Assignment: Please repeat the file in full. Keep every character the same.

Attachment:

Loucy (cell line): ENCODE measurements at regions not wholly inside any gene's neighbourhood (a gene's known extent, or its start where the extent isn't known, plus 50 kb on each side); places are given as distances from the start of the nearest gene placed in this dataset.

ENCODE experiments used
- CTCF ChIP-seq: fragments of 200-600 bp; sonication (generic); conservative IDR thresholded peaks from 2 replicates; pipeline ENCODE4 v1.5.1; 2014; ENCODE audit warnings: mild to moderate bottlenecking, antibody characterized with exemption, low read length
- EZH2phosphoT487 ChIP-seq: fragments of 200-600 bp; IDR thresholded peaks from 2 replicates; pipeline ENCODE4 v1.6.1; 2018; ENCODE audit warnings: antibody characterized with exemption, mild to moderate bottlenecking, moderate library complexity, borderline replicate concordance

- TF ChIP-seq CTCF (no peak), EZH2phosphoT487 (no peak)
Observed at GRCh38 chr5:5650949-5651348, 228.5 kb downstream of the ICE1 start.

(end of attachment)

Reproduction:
Loucy (cell line): ENCODE measurements at regions not wholly inside any gene's neighbourhood (a gene's known extent, or its start where the extent isn't known, plus 50 kb on each side); places are given as distances from the start of the nearest gene placed in this dataset.

ENCODE experiments used
- CTCF ChIP-seq: fragments of 200-600 bp; sonication (generic); conservative IDR thresholded peaks from 2 replicates; pipeline ENCODE4 v1.5.1; 2014; ENCODE audit warnings: mild to moderate bottlenecking, antibody characterized with exemption, low read length
- EZH2phosphoT487 ChIP-seq: fragments of 200-600 bp; IDR thresholded peaks from 2 replicates; pipeline ENCODE4 v1.6.1; 2018; ENCODE audit warnings: antibody characterized with exemption, mild to moderate bottlenecking, moderate library complexity, borderline replicate concordance

- TF ChIP-seq CTCF (no peak), EZH2phosphoT487 (no peak)
Observed at GRCh38 chr5:5650949-5651348, 228.5 kb downstream of the ICE1 start.